|Filed Jan. 31, 1974|
In the Matter of the Application of Elmo T. Christianson for Reinstatement to the Bar of the State of North Dakota
File No. 8520
File No. 8761
Syllabus by the Court
1. A suspended attorney has the burden of clearly establishing his qualifications for reinstatement by sufficient proof to overcome the prior adverse judgment leading to his suspension.
2. A suspended attorney who draws and supervises the execution of a will and
obtains articles of incorporation for another is engaged in the unauthorized practice of law.
3. A disbarred or suspended attorney engages in the unauthorized practice of law when he performs services customarily performed by licensed attorneys which require legal expertise, even though such acts may lawfully be performed by laymen in some circumstances, unless his qualifications to perform such services derive from sources other than his law training and law experience.
4. A disbarred or suspended attorney may be employed as a law clerk by a licensed attorney.
Application to Supreme Court for Order of Reinstatement to the Bar of the State of North Dakota.
Opinion of the Court by Vogel, J.
Elmo T. Christianson, pro se.
Donald J. Olson, Grand Forks, for Grievance Commission of the Supreme Court.
Application of Christianson
The petitioner was suspended from practice as an attorney at law in this State on September 18, 1956, upon conviction of a felony in Federal Court. See Christianson v. United States, 226 F.2d 646 (CA8 1955), cert denied 350 U.S. 994, 76 S.Ct. 543, 100 L.Ed. 859 (1956). On May 16, 1957, his right to practice was reinstated.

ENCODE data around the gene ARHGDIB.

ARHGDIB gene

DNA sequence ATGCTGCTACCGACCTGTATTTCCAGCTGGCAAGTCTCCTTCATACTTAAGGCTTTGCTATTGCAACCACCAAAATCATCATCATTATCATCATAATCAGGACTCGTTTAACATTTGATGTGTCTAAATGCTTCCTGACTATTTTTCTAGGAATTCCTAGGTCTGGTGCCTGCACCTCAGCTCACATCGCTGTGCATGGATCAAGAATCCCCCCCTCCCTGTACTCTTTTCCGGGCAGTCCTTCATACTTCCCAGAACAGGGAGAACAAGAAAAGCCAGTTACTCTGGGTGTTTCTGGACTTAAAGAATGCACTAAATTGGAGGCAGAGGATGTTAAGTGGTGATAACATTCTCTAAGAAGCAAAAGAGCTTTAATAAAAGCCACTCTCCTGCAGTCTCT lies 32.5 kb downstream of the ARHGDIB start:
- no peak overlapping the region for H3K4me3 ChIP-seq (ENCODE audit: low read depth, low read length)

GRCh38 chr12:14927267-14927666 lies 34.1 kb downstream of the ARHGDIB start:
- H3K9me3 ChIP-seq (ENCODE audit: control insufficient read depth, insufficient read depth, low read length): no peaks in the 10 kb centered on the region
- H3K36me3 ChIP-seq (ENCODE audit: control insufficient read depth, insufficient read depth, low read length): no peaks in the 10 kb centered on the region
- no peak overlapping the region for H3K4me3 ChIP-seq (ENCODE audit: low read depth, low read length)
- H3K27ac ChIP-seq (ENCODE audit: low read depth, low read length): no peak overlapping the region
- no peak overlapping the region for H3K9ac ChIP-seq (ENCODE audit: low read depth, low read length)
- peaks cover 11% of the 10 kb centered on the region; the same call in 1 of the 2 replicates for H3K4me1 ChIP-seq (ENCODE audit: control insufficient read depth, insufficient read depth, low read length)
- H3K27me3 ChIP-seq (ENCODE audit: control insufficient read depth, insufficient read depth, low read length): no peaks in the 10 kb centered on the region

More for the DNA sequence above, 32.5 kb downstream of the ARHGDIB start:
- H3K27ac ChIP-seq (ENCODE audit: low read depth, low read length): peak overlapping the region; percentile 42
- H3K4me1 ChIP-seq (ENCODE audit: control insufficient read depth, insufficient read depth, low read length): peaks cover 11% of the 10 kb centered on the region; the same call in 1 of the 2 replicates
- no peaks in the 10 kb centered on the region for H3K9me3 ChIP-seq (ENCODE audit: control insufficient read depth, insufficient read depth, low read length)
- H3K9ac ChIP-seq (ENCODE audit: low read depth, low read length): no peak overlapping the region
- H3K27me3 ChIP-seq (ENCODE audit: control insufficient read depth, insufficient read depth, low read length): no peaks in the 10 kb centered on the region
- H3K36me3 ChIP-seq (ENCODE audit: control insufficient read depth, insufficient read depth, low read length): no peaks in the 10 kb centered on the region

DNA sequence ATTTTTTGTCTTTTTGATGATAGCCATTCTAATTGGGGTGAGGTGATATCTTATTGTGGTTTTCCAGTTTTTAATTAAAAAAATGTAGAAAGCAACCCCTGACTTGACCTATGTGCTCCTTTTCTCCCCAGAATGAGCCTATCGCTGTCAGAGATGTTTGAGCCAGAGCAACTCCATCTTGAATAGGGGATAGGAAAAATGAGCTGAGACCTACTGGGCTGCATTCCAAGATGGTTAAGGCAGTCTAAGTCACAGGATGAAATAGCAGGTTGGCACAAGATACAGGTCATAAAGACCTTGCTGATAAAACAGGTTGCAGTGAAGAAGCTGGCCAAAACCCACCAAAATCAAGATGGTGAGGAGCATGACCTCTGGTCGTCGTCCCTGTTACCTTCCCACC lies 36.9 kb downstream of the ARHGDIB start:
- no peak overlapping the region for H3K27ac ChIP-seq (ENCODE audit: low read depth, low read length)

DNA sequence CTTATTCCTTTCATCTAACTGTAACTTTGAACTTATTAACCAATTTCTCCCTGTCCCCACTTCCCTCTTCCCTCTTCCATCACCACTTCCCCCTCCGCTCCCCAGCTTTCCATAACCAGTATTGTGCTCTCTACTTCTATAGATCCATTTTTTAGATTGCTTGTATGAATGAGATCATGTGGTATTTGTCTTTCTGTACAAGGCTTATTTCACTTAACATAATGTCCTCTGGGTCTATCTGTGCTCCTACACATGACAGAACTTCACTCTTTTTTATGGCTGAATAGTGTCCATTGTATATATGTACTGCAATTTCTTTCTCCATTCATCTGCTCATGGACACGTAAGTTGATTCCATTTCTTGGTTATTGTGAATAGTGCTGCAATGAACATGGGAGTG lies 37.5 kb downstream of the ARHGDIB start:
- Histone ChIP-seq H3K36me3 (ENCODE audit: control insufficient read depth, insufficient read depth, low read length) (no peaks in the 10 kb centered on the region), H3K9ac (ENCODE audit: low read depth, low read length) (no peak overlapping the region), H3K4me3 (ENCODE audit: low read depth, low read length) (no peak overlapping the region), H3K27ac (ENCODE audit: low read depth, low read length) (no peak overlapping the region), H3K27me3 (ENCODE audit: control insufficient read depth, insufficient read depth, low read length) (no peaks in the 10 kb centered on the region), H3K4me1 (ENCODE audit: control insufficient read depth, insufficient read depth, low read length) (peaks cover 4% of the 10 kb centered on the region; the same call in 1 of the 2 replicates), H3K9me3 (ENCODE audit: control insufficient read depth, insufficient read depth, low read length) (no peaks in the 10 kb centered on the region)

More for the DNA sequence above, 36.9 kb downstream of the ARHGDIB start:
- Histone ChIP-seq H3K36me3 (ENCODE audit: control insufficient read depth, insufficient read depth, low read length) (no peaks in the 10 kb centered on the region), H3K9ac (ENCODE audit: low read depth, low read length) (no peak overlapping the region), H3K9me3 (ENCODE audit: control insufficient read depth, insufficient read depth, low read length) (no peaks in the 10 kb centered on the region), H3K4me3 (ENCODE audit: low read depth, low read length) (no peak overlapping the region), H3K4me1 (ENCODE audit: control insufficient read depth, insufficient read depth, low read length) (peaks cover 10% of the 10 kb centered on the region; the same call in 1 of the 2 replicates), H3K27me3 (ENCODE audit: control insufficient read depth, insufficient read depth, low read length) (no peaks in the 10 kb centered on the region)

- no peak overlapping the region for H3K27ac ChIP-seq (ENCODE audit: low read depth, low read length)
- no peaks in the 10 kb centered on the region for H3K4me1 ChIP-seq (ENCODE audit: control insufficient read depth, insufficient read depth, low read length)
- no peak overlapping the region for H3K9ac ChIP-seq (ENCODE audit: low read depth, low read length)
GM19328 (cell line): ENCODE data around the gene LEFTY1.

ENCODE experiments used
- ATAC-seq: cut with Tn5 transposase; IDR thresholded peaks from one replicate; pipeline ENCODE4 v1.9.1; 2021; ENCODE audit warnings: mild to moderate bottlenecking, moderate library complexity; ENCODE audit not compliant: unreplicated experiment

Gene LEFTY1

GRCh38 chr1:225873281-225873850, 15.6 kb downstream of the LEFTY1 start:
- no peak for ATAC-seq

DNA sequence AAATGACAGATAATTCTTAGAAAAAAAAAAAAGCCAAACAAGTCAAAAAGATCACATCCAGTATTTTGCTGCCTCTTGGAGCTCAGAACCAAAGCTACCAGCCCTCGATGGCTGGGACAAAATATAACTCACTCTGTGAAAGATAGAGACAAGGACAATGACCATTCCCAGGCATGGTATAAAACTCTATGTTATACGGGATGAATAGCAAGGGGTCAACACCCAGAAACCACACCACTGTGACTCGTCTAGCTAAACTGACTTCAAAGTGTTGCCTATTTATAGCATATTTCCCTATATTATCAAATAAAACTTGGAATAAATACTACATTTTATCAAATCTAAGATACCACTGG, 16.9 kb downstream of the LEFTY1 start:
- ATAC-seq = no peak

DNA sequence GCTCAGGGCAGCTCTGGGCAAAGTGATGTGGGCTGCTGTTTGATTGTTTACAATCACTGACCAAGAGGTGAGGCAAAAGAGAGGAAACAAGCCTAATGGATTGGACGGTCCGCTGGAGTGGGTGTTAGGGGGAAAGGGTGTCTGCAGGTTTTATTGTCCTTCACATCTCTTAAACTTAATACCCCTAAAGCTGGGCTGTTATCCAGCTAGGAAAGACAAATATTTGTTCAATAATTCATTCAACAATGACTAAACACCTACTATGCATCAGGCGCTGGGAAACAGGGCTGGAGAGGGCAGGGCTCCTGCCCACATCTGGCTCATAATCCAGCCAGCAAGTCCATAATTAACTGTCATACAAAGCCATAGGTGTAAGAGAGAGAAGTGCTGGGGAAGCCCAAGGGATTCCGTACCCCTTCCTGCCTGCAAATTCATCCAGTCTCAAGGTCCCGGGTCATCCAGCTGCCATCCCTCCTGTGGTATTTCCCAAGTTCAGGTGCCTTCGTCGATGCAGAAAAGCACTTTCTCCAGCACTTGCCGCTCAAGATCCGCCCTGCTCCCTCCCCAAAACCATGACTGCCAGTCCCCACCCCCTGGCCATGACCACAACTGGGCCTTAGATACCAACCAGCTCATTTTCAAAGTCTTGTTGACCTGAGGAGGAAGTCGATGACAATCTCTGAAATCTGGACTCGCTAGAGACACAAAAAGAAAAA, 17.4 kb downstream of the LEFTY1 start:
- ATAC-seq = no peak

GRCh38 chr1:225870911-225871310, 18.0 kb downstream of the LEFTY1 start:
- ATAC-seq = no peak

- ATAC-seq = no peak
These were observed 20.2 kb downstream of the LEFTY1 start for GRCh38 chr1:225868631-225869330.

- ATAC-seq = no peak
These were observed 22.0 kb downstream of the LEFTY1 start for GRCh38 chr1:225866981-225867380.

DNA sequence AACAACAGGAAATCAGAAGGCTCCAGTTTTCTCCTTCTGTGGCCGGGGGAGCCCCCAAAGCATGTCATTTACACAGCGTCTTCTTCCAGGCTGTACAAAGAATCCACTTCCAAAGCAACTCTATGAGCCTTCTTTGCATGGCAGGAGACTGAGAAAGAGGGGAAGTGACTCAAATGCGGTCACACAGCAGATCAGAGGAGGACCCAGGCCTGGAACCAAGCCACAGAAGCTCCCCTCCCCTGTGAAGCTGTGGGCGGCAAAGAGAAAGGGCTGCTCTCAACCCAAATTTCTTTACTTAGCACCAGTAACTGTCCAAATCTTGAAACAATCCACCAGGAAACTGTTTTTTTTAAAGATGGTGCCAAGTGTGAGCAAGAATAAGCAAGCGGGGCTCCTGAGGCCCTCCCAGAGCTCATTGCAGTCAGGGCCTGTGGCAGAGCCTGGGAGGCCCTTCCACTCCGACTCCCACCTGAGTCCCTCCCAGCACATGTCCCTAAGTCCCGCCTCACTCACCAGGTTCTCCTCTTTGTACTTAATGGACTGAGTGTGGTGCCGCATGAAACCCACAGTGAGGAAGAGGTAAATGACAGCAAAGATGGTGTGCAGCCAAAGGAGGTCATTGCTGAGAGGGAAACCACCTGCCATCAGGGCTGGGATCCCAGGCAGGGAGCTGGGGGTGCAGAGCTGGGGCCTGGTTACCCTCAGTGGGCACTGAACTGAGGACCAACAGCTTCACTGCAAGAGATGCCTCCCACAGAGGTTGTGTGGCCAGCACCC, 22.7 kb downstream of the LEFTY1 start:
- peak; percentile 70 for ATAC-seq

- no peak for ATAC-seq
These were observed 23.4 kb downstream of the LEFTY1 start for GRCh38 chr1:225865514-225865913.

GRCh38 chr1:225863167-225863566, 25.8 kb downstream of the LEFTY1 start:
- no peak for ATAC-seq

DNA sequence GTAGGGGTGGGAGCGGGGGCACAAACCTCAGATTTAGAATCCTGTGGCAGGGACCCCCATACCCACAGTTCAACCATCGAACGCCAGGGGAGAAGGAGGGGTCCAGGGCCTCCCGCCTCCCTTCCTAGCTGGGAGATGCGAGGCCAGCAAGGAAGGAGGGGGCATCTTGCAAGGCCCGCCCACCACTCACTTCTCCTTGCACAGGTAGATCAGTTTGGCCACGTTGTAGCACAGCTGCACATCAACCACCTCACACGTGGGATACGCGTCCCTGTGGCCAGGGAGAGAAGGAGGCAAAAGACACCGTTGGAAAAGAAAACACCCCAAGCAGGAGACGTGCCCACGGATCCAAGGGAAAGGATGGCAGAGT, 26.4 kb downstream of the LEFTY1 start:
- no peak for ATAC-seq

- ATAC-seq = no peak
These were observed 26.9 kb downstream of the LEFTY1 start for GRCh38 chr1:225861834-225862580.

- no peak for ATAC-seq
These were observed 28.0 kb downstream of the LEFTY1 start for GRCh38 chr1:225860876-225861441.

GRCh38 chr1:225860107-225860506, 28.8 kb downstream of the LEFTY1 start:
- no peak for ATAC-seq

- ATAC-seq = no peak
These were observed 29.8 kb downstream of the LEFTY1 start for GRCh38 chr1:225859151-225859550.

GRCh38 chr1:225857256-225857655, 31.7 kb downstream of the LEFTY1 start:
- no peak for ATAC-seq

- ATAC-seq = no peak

On February 13, 1970, he was suspended for reasons which appear in In re Christianson, 175 N.W.2d 8 (N.D.1970). The decision provided that the petitioner would "have the privilege of applying for reinstatement of a certificate of admission to the bar one year after the entry of this order, on a showing that he has made restitution ... and that he is otherwise qualified to be reinstated as a member of the bar of the state of North Dakota."
On March 2, 1971, he applied for reinstatement as an attorney at law. The matter was referred to the appropriate grievance committee of the State Bar Association which, upon investigation, found that certain complaints were made against the conduct of the petitioner. The Grievance Commission of this court held a hearing on the complaints, as well as upon the petition for reinstatement, and filed its report with this court. In April 1972, a hearing was held on the report and recommendations of the Grievance Commission, and on May 5, 1972, this court ordered "that the certificate of admission of Elmo T. Christianson to the bar of the State of North Dakota shall remain suspended, with a provision that the said Elmo T. Christianson may reapply for reinstatement after January 1, 1973, and may be reinstated upon a proper showing at that time." Application of Christianson, 202 N.W.2d 756 (N.D.1972).
By application dated January 8, 1973, the petitioner again applied for reinstatement. The matter was again referred to the grievance committee, again further complaints developed, again they were investigated, and again the Grievance Commission conducted an investigation and made its recommendation. The findings of fact and conclusions of law and recommendation of the Grievance Commission are as follows:
FINDINGS OF FACT